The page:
Last flu season, 6-year-old Sydney Reese McMahon was worried when her parents told her it was time for her flu shot. Fortunately, her dad had an idea to help ease her anxieties.
Don McMahon – Sydney Reese’s dad – is an assistant professor of special education technology and focuses his research around utilizing Virtual Reality (VR) in the educational field, specifically for students with disabilities. However, his daughter’s fear about the flu shot gave him an idea that led him to connecting his research to healthcare. He decided to bring his VR headset with him to his daughter’s appointment at Palouse Pediatrics.
“She put on the headset and played for a few minutes and the nurse came over to do her job and Sydney Reese never realized she received the shot at all,” McMahon said. “At that moment I felt like parent of the year.”
The word spread fast of McMahon’s unique idea and things started to snowball from there.
Catherine Wilkins, a pediatric care coordinator at Pullman Regional Hospital heard of McMahon’s experience with his daughter and brought it to the attention of the hospital’s innovation team. This led to the purchase of three VR headsets, two for Palouse Pediatrics and one for the ER.
“Distraction techniques are varied and can truly be anything from singing, to blowing bubbles, to interactive books, to iPads, and now, VR,” Wilkins said.
Wilkins then touched base with McMahon to invite him and his team at VR2GO Lab to the Health and Innovation Summit in September, an event that showcases new advances happening within the past year.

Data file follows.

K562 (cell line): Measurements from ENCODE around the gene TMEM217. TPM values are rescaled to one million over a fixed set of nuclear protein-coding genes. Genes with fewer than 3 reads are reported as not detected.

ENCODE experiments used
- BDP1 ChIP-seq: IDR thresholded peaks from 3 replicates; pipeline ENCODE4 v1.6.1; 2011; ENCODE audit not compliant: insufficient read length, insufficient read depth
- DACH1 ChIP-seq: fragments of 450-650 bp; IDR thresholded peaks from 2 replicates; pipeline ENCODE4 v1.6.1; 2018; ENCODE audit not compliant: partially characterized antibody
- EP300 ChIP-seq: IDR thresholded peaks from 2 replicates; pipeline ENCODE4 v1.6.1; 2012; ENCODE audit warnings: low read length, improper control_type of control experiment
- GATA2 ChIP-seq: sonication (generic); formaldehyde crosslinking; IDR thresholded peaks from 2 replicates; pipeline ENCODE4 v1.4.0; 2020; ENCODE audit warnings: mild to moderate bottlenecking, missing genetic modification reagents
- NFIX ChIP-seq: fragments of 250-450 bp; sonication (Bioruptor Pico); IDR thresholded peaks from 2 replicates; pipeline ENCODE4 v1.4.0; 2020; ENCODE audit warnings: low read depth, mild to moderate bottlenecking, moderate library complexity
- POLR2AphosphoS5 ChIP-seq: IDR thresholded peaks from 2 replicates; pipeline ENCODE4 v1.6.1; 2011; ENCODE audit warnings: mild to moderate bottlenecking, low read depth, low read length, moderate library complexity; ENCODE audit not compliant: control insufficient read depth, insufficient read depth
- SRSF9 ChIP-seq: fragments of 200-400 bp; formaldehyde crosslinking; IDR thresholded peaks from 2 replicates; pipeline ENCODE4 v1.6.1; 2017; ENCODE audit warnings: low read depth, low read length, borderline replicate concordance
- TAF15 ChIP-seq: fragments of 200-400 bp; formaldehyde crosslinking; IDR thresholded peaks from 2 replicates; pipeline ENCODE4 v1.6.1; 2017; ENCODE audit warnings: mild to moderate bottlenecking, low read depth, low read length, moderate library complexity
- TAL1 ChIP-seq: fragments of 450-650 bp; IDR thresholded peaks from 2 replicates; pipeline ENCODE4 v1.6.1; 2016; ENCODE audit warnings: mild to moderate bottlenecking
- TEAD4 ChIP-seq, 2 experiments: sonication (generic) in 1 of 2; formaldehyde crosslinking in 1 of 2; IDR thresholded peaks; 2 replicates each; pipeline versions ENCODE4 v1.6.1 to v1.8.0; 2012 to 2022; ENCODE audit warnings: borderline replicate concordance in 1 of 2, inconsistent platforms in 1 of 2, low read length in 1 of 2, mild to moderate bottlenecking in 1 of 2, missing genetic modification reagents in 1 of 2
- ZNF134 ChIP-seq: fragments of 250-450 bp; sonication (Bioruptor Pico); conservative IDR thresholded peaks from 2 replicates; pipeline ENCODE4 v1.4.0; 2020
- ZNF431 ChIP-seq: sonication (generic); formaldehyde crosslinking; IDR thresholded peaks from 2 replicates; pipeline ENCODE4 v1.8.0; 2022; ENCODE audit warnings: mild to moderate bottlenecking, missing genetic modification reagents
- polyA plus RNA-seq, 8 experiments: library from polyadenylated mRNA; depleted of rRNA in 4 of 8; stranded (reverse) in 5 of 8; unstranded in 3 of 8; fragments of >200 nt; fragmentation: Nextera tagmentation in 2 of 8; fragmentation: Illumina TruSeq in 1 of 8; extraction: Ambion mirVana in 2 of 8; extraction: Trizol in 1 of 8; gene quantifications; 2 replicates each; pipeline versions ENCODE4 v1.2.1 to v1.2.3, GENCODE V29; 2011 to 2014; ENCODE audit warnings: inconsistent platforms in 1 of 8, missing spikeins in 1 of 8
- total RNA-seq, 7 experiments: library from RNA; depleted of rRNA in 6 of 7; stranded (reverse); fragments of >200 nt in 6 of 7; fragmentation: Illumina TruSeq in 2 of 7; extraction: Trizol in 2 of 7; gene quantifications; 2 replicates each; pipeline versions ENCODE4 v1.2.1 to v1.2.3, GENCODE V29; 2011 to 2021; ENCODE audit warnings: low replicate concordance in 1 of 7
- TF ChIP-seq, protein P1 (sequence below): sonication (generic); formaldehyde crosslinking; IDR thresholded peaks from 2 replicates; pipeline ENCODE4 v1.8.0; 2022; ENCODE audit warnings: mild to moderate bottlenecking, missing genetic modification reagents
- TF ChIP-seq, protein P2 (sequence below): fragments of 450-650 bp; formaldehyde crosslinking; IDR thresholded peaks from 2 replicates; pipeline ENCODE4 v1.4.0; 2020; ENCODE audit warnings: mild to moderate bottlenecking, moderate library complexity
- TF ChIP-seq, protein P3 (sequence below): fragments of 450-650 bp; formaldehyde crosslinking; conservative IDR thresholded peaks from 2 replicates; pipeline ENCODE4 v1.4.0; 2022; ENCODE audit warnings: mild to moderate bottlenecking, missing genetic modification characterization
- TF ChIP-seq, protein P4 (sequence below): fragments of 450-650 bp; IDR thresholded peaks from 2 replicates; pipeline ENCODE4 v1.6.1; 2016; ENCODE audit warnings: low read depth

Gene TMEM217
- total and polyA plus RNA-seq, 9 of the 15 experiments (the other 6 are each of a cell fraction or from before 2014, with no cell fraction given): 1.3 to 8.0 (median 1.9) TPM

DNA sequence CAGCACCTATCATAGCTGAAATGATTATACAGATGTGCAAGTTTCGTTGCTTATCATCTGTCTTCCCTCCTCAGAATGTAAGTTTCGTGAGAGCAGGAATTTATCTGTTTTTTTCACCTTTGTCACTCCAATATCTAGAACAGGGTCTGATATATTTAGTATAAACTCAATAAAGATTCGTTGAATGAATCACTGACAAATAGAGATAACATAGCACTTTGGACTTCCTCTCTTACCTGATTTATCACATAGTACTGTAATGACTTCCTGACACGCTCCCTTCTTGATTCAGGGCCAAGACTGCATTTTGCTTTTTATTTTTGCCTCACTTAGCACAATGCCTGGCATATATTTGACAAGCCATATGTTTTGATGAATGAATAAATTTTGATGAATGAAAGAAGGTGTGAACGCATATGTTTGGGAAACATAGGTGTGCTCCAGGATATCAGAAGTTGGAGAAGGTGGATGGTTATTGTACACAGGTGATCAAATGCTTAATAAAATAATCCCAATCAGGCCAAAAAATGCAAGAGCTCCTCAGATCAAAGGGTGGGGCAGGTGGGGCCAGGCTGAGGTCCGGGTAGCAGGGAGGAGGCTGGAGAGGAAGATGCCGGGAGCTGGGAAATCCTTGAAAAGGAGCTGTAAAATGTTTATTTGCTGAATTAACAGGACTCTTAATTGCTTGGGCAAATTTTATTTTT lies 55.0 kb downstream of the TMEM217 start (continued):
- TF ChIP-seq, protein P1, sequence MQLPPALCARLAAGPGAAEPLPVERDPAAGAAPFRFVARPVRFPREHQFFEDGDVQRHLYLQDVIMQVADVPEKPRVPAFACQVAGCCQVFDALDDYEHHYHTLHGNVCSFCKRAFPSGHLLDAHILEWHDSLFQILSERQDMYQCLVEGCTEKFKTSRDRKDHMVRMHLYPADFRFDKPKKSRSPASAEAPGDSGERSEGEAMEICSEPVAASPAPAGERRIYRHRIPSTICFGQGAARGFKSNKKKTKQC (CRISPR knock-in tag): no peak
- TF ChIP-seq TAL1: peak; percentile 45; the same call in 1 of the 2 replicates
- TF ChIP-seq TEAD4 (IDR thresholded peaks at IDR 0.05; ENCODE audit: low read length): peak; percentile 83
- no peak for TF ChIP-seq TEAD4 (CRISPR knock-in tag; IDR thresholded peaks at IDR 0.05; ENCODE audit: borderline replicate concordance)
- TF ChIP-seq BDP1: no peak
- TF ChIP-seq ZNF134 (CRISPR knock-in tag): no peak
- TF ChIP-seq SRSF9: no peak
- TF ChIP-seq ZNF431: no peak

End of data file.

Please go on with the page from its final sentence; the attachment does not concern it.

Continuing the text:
McMahon’s team arrived to the event with the goal to spread this new idea to a much larger audience.
“We knew it would be a great opportunity to get our name out there, letting people know that we are working hard in the VR2GO lab to assist education, and now with this new idea, health,” lab manager Mykala Anglin said.
The WSU team wanted to take an interactive approach so they brought multiple VR headsets for people to experience firsthand the immersive aspects of VR and the connection it has to helping patients. Not only could members of the community try VR for themselves, but they also were able see what was going on in the VR headset as it projected onto a larger screen for everyone to see.
“We were surprised how many people were excited to try it first hand at the event,” McMahon said. “We had people swimming under the water with sharks and with dolphins.”
Experience has shown that the use of VR for pediatric distraction is highly effective and is unique from other forms of distraction as it simultaneously engages different senses, Wilkins said.
“We were really happy to be at the event and grateful for the opportunity to make connections,” McMahon said. “It was an event that happened by chance and one of my favorite things I had done at WSU.”
McMahon said the next step is to have more content so when people use it they can do more interactive things. He gave an example of an award-winning Native American folk tale rendered into a 3D, 360-degree short film. It’s about 14 minutes long.
“It’s really cool because if you have something that would take about 14 minutes, maybe getting stitches, then that would really help,” McMahon said. “If there is a two-hour event, like an operation, then they can watch a full-length movie that is rendered for VR.”
The potential VR has for patients has yet to be fully discovered.
The research on VR is limited, however there is a lot of interest in the potential impact VR can have in healthcare, McMahon said.
“Since VR research is still in the beginning stage, this could be a good opportunity for Pullman Regional Hospital and for researchers at WSU as they work together to find data and ways for VR to reach its full potential in the healthcare setting.”
McMahon said he hopes to find ways to become more involved with the hospital as they continue to learn more about how VR can be a game-changer for patients.
Learn more about VR research on the College of Education’s website.